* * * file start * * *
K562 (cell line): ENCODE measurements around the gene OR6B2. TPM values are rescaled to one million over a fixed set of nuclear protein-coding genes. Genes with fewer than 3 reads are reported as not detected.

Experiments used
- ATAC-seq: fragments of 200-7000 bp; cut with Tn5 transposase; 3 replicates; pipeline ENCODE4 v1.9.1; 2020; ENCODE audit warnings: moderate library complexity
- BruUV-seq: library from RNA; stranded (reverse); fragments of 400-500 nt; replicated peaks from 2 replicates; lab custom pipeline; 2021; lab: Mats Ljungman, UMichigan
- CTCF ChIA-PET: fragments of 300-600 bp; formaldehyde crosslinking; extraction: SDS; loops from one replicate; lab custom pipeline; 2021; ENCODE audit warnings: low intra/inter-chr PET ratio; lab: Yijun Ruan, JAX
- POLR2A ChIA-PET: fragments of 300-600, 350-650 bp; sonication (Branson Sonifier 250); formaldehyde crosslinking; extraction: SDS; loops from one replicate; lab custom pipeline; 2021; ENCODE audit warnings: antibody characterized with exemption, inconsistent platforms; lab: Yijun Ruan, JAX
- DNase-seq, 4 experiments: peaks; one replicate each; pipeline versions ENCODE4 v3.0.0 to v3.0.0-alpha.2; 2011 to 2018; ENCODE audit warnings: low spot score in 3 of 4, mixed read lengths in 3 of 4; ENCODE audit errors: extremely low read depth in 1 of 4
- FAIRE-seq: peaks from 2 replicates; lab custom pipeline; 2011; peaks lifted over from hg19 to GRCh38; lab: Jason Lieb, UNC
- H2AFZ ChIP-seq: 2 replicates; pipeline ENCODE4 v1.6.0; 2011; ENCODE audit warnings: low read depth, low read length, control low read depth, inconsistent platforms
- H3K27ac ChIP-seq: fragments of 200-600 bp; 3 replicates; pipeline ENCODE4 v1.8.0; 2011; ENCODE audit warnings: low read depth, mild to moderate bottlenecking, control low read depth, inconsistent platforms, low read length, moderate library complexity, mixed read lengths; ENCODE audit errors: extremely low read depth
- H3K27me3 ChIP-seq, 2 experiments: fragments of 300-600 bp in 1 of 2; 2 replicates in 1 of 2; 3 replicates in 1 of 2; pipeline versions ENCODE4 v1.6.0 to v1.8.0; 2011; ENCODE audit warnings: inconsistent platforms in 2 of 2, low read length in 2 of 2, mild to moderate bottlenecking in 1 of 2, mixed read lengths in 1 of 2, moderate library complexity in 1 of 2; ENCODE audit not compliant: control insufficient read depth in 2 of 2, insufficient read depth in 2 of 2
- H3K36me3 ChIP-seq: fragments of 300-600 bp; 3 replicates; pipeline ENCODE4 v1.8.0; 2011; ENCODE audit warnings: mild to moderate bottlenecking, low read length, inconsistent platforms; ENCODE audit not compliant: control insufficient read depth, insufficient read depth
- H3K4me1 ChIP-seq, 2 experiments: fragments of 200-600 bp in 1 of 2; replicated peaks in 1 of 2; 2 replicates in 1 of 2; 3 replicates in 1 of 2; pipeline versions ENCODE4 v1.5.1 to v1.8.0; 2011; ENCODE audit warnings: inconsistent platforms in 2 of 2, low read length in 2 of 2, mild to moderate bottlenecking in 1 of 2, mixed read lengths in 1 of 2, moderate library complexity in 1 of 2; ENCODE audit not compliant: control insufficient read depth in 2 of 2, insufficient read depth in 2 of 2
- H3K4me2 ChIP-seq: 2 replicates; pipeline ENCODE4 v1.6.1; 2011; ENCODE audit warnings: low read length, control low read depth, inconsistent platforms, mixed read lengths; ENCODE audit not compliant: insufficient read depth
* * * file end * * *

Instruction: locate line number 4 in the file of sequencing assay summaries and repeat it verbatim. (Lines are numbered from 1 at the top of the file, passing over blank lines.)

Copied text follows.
- BruUV-seq: library from RNA; stranded (reverse); fragments of 400-500 nt; replicated peaks from 2 replicates; lab custom pipeline; 2021; lab: Mats Ljungman, UMichigan